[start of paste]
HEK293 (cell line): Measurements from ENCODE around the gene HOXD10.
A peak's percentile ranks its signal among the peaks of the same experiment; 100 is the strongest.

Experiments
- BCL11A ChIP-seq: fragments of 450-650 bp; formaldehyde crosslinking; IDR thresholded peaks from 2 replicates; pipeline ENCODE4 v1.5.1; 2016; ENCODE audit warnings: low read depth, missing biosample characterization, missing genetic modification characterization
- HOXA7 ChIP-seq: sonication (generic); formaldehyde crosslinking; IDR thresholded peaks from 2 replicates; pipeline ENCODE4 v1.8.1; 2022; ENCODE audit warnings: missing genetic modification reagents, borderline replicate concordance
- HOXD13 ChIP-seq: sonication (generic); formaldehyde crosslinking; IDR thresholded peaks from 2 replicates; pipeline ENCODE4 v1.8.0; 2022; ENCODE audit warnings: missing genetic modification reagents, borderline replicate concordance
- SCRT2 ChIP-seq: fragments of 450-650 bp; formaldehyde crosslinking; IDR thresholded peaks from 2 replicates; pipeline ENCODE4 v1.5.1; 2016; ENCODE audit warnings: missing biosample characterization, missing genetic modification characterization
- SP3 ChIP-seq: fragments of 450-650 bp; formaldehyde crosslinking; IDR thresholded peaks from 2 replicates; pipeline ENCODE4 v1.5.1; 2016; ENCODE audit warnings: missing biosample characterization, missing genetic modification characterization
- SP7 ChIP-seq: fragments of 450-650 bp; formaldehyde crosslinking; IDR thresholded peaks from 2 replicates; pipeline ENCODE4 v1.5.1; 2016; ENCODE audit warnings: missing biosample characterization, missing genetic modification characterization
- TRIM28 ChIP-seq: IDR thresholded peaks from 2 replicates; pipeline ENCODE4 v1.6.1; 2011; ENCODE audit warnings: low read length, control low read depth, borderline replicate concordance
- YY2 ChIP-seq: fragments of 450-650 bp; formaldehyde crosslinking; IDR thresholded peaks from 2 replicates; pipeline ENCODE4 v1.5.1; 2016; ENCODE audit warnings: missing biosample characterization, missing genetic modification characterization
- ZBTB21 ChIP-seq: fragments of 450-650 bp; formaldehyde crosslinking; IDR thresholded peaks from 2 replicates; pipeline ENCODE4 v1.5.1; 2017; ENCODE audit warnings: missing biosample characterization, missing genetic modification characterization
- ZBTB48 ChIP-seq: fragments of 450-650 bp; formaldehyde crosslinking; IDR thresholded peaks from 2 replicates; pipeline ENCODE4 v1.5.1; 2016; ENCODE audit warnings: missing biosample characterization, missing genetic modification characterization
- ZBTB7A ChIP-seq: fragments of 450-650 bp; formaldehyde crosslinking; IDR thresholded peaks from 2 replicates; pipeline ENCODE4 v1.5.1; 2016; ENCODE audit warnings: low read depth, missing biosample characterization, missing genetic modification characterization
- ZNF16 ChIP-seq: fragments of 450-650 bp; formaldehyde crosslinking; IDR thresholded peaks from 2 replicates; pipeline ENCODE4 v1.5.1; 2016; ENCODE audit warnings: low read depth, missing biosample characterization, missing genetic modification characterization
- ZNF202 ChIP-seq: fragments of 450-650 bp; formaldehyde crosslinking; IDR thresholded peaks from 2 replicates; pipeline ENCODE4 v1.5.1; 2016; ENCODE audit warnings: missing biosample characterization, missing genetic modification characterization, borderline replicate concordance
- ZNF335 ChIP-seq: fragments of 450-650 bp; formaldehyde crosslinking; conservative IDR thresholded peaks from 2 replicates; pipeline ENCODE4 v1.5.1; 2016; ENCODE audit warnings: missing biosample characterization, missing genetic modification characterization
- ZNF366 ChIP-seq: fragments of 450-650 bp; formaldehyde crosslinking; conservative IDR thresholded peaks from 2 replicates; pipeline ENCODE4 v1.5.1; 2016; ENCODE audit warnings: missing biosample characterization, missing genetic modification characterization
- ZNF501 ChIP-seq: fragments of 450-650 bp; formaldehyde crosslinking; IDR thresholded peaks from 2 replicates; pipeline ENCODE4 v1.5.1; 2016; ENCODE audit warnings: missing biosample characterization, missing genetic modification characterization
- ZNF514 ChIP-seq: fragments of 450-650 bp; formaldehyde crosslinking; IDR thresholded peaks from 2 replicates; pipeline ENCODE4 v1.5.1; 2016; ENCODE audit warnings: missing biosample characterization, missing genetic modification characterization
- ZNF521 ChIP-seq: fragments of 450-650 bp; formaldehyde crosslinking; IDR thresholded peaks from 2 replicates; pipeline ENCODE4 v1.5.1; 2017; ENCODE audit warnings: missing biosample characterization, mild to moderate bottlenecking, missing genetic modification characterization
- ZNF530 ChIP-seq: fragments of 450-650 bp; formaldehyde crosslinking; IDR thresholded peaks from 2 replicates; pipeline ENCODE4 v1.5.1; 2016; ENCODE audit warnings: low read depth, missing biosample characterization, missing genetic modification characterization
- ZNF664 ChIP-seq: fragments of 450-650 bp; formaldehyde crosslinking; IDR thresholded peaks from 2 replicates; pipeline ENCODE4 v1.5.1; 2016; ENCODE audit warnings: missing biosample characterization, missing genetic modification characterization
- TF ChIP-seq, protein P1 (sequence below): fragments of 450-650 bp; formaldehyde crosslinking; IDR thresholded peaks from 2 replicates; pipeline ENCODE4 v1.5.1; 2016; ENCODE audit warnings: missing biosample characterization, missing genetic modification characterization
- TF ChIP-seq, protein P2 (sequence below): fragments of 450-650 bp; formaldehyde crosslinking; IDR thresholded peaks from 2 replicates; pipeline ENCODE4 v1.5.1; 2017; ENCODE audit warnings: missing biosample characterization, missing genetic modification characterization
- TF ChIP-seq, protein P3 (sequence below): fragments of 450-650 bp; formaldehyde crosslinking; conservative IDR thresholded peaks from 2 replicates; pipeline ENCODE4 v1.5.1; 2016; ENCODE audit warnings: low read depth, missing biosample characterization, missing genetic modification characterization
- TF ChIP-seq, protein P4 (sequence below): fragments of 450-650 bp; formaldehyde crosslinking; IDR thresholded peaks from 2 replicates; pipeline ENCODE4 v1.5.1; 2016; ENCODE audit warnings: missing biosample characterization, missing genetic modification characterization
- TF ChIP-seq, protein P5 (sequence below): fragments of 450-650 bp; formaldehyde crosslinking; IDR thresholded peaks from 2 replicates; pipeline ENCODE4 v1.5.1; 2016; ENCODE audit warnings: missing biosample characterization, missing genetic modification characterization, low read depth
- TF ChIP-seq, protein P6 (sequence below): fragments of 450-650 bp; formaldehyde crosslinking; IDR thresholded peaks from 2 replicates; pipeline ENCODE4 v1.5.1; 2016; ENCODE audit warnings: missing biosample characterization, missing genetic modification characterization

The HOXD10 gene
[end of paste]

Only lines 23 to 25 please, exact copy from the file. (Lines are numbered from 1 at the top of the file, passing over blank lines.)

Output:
- ZNF664 ChIP-seq: fragments of 450-650 bp; formaldehyde crosslinking; IDR thresholded peaks from 2 replicates; pipeline ENCODE4 v1.5.1; 2016; ENCODE audit warnings: missing biosample characterization, missing genetic modification characterization
- TF ChIP-seq, protein P1 (sequence below): fragments of 450-650 bp; formaldehyde crosslinking; IDR thresholded peaks from 2 replicates; pipeline ENCODE4 v1.5.1; 2016; ENCODE audit warnings: missing biosample characterization, missing genetic modification characterization
- TF ChIP-seq, protein P2 (sequence below): fragments of 450-650 bp; formaldehyde crosslinking; IDR thresholded peaks from 2 replicates; pipeline ENCODE4 v1.5.1; 2017; ENCODE audit warnings: missing biosample characterization, missing genetic modification characterization